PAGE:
Heeding the Call for Peace in Mindanao
By Apolinario Villalobos
March 27, 2014 shall find its space in the annals of the Philippine history as the most significant day that serves as a landmark for the concerted effort in finally planting the seed of peace in identified areas of Mindanao, populated by Muslims, Christians and indigenous tribes. Misunderstanding, that some blame to religion and later, politics, hindered all efforts to establish a lasting homogenous atmosphere in the central, western and southern areas of the biggest island of the country. Decades have been spent by past presidents to ponder on how peace among the diversified people could be achieved, to no avail. Even the attempt of a powerful Middle East country to mediate which resulted to the establishment of the Autonomous Region for Muslim Mindanao (ARMM), proved futile. It took a firm resolved from President Noynoy Aquino to finally complete the pages of mutually beneficial provisions that heeded the incessant call for peace and finally put an end to the senseless struggle among Filipinos with diverse faith and culture.
For so many years, fathers, mothers, sons and daughters were lost in pockets of “war”. Villages were abandoned, school buildings were razed to the ground, children were deprived of their basic needs for normal mental and physical development, rice fields were untended and left to the mercy of the cogon grass and talahib (sturdy tropical grass that grow to as tall as seven feet). Affected Filipinos who survived the senseless killings, be they Muslims, Christians or members of indigenous tribes could just cry as they recall the tragedies that befell them.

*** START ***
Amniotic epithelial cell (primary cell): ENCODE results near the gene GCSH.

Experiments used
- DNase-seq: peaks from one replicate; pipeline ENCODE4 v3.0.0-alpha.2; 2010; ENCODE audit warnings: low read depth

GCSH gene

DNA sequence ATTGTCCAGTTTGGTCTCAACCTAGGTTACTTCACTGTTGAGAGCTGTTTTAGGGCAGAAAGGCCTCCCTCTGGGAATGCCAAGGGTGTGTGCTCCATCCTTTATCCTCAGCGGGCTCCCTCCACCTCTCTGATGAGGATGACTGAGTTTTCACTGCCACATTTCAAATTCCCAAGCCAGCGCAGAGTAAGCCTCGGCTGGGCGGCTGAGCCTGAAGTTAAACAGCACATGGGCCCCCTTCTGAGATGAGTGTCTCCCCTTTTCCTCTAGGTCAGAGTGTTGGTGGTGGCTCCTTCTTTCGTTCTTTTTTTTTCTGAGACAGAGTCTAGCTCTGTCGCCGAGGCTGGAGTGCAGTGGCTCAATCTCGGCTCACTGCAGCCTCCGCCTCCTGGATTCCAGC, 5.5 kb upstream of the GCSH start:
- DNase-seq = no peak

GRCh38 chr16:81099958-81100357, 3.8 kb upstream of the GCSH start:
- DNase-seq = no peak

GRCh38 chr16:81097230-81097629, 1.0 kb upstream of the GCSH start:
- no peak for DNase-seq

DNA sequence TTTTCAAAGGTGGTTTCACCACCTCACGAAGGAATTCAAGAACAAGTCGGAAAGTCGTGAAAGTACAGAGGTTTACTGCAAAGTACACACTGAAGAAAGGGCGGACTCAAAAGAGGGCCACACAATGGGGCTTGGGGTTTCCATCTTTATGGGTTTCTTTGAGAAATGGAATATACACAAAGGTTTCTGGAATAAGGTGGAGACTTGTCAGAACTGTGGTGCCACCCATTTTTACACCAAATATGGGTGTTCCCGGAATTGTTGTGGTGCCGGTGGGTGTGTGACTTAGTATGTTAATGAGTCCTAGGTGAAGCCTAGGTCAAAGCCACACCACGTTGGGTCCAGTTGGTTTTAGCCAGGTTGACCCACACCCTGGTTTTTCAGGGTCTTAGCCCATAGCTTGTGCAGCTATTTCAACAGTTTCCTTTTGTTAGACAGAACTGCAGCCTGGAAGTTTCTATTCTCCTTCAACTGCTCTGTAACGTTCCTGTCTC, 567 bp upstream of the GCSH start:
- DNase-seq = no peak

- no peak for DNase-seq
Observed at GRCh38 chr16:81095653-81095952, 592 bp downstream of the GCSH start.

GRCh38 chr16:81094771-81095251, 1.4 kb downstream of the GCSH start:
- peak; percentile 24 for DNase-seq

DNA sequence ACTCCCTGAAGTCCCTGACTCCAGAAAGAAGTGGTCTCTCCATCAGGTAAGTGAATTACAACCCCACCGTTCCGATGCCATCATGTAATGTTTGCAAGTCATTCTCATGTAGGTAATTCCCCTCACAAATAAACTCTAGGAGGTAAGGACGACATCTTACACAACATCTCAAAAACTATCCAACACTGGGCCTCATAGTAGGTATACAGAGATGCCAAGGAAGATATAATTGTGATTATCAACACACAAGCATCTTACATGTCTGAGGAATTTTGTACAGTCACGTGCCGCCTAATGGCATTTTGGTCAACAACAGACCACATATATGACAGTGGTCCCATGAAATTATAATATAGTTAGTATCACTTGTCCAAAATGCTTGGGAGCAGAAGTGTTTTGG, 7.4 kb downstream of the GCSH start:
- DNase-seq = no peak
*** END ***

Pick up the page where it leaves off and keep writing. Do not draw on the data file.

I was a witness to this. The unrest was the reason why I got hired to work in the Department of Social Welfare that opened an office in our town to serve the evacuees who came in hordes. We would visit evacuation centers in neighboring towns filled with families uprooted from their villages, forced to abandon ripening grains of rice ready for the harvest. We encountered maimed villagers being brought to the hospitals. Practically children stopped going to school as the buildings were used as evacuation centers. In some villages, during “encounters”, we witnessed how Muslims would run in one direction and the Christians in another direction, although, they had been living together for years as neighbors. Those are pathetic scenes that still linger in my mind.
This time around, the survivors have the right to be heard and be given a chance for a peaceful co-existence in Mindanao. I just pray, that those who have selfish motive in the process for peace shall think twice before doing their act …again.